Google+
Close
Questions for the Pentagon
Who is Hesham Islam?


Text  


In the sorry tradition of shooting the messenger, the Pentagon is cashiering its top expert on Islamist doctrine, Stephen Coughlin. Some members of Congress are now contemplating hearings to ask why. Along with drawing attention to Coughlin’s research, now circulating on the Internet, the growing controversy has thrown a spotlight on Coughlin’s alleged nemesis at the Pentagon, a top aide named Hesham Islam — whose tale deserves closer attention. Not least, as a reporter for the Armed Forces Press Service observed last year, it would make a great Hollywood blockbuster.

Certainly there are subplots here that seem made for the movies, including tales of Islam, in his youth, living through an air raid in Egypt, a ship sinking in the Arabian Sea, and now, years later, this scuffle under the Pentagon rug over how to deal with the chief threat to America today — Islamic extremism.

Advertisement
Hesham Islam is a native Arabic speaker, a Muslim, born in 1959 in Cairo and schooled in Saddam Hussein’s Iraq. In 1980 he immigrated to the U.S. From 1985-2005 he served in the U.S. Navy, rising to the mid-level officer rank of commander. At some point after former defense-industry executive Gordon England joined the Bush administration as secretary of the Navy, in 2001, Islam went to work on his staff. In 2005, when England, after a stint in Homeland Security took over from Paul Wolfowitz in the Defense Department’s number two slot of deputy secretary, Islam came with him.

In England’s office, Islam’s official title is special assistant for international affairs. In that capacity he pops up as a man-about-town in Washington, making the rounds of embassies. But Islam also works as England’s point man for Pentagon outreach programs to Muslim groups. These include organizations such as the Islamic Society of North America, or ISNA, with whom Islam and England have forged ties — attending ISNA conventions, and hosting ISNA delegations at Pentagon events, and in England’s office.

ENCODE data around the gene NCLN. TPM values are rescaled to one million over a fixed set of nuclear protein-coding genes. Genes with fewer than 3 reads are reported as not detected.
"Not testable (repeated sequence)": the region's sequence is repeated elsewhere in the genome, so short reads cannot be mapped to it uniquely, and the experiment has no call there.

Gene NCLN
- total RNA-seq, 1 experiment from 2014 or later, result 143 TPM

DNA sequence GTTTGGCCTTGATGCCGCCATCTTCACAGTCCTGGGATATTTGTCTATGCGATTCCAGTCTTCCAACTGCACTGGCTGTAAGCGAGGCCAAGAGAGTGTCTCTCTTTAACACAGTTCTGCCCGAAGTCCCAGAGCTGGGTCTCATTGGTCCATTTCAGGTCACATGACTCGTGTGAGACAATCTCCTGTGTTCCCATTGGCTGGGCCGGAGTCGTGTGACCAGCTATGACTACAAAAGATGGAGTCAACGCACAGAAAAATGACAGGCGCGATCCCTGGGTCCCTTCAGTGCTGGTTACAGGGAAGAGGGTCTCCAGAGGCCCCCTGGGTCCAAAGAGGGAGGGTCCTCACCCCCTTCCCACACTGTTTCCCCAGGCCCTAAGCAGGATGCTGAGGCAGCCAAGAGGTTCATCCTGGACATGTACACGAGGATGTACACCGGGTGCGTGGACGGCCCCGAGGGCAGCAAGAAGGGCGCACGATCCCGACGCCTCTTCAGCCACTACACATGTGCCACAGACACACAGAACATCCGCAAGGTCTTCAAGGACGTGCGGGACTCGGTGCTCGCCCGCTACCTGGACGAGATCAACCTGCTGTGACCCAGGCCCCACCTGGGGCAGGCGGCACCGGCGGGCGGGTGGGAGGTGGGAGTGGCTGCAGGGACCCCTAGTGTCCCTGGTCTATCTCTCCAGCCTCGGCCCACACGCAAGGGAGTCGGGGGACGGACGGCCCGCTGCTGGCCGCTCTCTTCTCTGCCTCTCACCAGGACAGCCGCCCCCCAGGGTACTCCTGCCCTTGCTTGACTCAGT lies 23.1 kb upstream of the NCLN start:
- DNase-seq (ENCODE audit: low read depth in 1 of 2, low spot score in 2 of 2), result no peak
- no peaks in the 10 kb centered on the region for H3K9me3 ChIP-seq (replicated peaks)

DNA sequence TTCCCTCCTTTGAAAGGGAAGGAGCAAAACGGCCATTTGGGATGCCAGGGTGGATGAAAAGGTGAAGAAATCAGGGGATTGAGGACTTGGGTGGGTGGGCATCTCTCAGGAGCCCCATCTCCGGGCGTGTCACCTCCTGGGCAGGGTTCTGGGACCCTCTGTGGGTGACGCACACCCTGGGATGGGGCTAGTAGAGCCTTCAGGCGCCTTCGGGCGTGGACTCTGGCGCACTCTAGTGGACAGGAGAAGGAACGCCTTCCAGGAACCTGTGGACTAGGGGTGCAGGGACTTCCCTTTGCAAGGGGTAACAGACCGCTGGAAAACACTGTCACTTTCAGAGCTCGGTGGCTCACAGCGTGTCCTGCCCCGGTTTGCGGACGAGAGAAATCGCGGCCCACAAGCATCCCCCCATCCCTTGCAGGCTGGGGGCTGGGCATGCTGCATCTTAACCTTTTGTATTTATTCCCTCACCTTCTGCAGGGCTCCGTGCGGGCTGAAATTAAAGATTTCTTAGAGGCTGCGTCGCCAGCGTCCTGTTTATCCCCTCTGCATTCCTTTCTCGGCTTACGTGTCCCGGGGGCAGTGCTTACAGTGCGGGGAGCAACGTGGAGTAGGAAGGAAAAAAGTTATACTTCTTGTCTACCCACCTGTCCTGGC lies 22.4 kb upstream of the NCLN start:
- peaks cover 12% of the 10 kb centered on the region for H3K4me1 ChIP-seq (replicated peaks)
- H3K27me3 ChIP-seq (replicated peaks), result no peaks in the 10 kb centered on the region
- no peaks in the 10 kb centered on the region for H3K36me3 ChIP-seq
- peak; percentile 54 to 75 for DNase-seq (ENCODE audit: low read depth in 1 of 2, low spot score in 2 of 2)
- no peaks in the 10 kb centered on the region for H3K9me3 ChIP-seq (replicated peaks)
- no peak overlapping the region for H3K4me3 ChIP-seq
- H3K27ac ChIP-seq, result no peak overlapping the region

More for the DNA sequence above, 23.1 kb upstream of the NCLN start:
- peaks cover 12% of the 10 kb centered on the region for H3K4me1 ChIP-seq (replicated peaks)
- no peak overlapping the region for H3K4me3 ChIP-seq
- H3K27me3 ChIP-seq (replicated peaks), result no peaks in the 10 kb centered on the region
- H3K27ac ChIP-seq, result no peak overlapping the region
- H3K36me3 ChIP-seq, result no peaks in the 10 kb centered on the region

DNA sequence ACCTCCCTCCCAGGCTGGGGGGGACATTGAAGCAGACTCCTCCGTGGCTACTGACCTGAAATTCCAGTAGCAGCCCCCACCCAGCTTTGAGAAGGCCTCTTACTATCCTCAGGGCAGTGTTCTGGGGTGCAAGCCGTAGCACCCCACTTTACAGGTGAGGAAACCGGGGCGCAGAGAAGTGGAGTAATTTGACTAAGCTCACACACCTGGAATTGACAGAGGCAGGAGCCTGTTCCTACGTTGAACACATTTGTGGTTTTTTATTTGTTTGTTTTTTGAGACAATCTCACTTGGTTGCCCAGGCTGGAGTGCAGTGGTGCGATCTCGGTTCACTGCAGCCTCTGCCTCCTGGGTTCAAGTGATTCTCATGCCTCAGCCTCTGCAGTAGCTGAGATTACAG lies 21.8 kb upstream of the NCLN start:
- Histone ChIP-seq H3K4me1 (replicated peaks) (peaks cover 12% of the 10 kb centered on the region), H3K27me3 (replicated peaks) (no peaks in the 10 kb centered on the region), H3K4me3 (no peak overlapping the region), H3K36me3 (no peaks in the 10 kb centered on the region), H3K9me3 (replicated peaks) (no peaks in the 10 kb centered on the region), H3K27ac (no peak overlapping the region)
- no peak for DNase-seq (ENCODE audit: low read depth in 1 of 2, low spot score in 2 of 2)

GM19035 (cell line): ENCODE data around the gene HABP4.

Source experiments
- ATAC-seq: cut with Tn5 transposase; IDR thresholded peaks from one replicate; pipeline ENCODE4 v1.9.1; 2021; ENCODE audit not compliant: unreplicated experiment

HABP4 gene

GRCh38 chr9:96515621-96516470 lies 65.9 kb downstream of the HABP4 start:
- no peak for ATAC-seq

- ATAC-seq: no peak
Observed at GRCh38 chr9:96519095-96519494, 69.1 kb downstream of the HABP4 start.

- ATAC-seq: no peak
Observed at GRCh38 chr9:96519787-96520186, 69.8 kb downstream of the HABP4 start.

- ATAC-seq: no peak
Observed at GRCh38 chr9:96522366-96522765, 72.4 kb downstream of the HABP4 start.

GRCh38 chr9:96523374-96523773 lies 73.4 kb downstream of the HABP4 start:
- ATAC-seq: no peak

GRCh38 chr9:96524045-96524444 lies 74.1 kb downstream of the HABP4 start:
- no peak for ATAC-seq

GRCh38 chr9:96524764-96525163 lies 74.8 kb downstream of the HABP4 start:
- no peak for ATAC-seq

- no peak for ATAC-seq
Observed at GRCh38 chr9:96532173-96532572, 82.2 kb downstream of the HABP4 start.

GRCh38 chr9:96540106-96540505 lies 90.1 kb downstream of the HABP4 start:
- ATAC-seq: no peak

That’s alarming to some, such as terrorism expert Steven Emerson, executive director of the Investigative Project on Terrorism, who, for more than a decade, has been tracking Islamic extremist networks in the U.S. In a recent appearance on Fox News, Emerson described Hesham Islam as, in his view, “an Islamist with a pro-Muslim Brotherhood bent who has brought in groups to the Pentagon who have been unindicted co-conspirators.”

Emerson was apparently referring to ISNA, named last summer by the Department of Justice as a member of the U.S. Muslim Brotherhood and an unindicted co-conspirator in the case of the Holy Land Foundation, an Islamic charity indicted in 2005 in Dallas federal court for allegedly providing millions of dollars to the terrorist group Hamas (itself an outgrowth of the Palestinian branch of the Muslim Brotherhood). ISNA, in a press statement, says it “remains unjustly branded by the government as an unindicted co-conspirator.” (The Holy Land Foundation case resulted in a mistrial last fall, and is expected to be re-tried).

But whatever Emerson’s worries, Islam’s boss, Gordon England, apparently can’t praise Hesham Islam and his work enough. In public statements over the past year, England has described Islam as “my personal close confidante,” “my interlocutor,” a man who “represents me to the international community,” and “assists me in my own outreach efforts.” Photos taken on the Washington’s diplomatic reception circuit show England and Islam side-by-side, chatting up contacts. Last October, England described Islam to a Pentagon in-house reporter as a man with “wonderful friendships and relationships” which allow Islam to “give me extraordinarily good advice in dealing with countries and people.” England added, “I take his advice, and I listen to him all the time.”

As for the Pentagon’s soon-to-be-evicted Stephen Coughlin, who sits well below Islam on the Defense totem pole — he is a lawyer by training, and a major in the U.S. Army Reserve. On contract with the Joint Chiefs of Staff, Coughlin made it his mission to set aside the feel-good assumptions about Islam which have been guiding U.S. strategy, and take an unblinkered look at facts.


Pages


Text  


Sign up for free NRO e-mails today:

NRO Polls on LockerDome

Subscribe to National Review